The Situ team has been busy removing hardware from the weathered planks and planing them for a smooth surface. The pre-assembled pieces will be taken to Times Square for assembly, and a ribbon-cutting ceremony will take place on February 12 at 11:00a.m. According to a statement from Situ Studio, “Visitors can enter the installation itself and literally stand in the heart of the world’s greatest city.”
New York-based artist Leo Villareal is creatively illuminating the constructed form. In Madison Square Park, Villareal’s LED light-up geodesic dome, Buckyball, stands tall, undamaged but unlit after Hurricane Sandy. The Madison Square Park Conservancy told AN that the lights are expected to be back on tonight. And soon, Villareal also plans to light-up a far larger construction on the West coast: the San Francisco Bay Bridge.
Now this looks like a good idea: a group of architects and engineers called Urban Air are trying to turn a billboard next to LA’s 10 Freeway into a suspended bamboo garden. The technique: they remove the signage, install planters and then the bamboo, and then install water misters and sensors to make sure it’s properly irrigated. Voila! If it’s successful with the first sign the group wants to create similar gardens across the country. The ambitious plan is being crowd-funded through Kickstarter and with 46 days left has raised nearly $6,000 of its $100,000 goal as of this publishing. You can check out their Kickstarter campaign and contribute here.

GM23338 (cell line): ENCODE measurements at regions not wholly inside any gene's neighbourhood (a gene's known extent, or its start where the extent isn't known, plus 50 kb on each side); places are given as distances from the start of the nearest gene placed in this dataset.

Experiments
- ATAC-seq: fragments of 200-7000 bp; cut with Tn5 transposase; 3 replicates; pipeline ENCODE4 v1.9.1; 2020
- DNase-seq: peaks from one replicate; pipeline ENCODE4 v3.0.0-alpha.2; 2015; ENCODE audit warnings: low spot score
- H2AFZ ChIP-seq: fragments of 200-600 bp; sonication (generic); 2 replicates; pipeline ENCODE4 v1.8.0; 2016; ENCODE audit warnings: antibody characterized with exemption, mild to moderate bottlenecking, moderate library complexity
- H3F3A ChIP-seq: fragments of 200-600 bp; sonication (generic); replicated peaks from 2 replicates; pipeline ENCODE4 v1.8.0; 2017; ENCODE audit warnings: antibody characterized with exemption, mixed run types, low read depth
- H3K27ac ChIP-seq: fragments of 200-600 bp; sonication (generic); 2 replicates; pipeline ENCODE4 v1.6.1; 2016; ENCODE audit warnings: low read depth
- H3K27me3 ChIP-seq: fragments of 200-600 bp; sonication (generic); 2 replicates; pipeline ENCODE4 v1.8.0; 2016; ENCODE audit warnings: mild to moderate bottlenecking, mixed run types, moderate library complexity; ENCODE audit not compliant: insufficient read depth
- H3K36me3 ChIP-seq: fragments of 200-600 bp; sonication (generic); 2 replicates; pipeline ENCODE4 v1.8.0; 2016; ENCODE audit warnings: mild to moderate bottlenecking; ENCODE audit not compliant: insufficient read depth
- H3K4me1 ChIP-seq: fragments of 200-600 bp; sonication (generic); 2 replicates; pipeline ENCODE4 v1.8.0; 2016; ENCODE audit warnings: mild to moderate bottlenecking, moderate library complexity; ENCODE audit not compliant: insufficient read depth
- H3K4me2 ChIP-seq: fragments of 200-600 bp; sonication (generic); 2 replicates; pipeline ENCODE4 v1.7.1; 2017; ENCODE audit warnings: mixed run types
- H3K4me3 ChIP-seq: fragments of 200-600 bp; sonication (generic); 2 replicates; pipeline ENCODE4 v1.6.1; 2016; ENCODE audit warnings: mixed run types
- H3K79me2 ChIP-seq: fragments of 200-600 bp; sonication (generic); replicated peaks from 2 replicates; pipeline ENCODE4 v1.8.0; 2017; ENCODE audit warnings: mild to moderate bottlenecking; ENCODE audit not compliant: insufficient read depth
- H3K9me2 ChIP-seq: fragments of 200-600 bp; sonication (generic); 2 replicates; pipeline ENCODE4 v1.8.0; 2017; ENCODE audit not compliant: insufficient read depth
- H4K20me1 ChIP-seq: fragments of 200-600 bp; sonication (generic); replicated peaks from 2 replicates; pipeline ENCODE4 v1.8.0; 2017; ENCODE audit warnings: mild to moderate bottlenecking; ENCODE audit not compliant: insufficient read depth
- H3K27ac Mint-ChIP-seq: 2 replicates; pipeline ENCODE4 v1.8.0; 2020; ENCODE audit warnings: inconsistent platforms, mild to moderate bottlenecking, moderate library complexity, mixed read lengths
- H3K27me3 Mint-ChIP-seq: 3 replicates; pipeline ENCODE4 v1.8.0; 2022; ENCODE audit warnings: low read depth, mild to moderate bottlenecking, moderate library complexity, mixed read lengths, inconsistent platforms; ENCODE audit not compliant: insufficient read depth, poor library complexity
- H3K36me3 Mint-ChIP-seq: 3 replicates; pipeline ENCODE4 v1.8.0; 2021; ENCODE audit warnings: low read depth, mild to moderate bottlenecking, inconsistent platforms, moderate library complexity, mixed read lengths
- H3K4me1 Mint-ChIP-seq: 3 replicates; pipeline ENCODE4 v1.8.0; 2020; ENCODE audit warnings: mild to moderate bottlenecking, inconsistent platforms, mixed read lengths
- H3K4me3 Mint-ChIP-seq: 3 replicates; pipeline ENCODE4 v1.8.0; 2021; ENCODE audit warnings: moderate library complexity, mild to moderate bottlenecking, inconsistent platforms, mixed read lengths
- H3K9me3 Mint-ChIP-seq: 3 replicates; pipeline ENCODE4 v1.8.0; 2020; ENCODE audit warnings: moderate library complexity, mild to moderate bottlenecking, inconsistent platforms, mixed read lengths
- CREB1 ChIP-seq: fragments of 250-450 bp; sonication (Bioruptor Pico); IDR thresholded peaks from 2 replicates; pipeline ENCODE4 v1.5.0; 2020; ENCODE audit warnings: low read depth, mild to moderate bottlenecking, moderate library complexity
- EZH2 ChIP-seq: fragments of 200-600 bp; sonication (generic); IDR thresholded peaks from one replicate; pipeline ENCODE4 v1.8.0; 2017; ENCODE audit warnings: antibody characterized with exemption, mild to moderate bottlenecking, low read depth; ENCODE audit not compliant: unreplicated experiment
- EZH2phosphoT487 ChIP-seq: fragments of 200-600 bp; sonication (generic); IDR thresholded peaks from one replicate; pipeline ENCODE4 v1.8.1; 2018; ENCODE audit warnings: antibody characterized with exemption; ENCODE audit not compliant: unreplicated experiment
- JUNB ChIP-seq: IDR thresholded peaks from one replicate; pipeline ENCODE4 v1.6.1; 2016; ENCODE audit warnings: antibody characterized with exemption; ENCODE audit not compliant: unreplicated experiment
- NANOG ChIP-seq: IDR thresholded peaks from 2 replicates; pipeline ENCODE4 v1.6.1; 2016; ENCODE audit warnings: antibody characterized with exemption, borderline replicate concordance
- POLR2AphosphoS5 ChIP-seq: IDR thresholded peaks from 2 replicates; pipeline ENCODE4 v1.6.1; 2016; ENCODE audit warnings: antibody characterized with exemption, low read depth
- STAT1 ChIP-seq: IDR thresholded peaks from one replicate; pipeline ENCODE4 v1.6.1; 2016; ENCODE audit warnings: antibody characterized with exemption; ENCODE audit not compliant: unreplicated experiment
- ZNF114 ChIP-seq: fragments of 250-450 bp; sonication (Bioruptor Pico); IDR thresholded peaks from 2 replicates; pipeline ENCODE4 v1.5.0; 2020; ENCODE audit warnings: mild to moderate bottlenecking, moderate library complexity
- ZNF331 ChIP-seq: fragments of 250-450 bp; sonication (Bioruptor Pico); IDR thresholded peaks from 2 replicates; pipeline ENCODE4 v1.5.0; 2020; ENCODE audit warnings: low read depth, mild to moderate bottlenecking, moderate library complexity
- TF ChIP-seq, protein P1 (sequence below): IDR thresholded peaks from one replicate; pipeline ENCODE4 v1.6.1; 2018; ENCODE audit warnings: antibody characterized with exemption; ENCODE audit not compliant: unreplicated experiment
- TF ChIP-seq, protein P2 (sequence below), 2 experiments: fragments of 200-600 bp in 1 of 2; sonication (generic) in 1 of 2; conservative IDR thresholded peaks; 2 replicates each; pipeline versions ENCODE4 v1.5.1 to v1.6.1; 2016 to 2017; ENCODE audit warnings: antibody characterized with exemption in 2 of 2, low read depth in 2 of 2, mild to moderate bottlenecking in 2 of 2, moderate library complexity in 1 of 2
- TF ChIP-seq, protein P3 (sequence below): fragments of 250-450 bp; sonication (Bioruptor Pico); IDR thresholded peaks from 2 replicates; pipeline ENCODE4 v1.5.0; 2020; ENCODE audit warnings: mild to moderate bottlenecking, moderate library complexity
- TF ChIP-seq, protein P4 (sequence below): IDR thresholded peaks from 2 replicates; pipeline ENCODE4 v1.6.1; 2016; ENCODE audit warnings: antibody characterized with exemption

If you ride your bike along Flushing Avenue in Brooklyn on your way to or from Williamsburg, you may have noticed a splash of color along the bike lane’s barrier. Similarly, the Flushing Bay Promenade in Queens got some color recently in efforts to bring art to the public. The New York City Department of Transportation, New York Cares and the Community Affairs Unit organized the event in collaboration with two Brooklyn-based artists Deanna Lee and Kara Lynch.
This Syracuse mural project, S.Alt City, was sent to AN over the summer just as we were preparing our live coverage of the Venice Biennale and went unreported in the paper. But the mural by Cheng and Snyder Architects is a smart project that deserves more attention than it has received. The mural depicts a local waterside salt barge that alludes back to Syracuse’s industrial heritage but it also imbedded QR codes throughout the work. These QR codes are becoming more ubiquitous in the world of art making and were in fact used in the Russian pavilion at the recent Venice Biennale in a grandiose and very expensive installation in their pavilion.
Even as Berlin loses green space, the city remains Europe’s greenest with more than 400,000 trees. One of the grandest, a 100-year-old chestnut tree towering over Montbijoupark, was the center of Tree Concert, a public art project that took place in September to bring light, literally, to the city’s diminishing greenery with a glowing LED sculpture circling the trees trunk.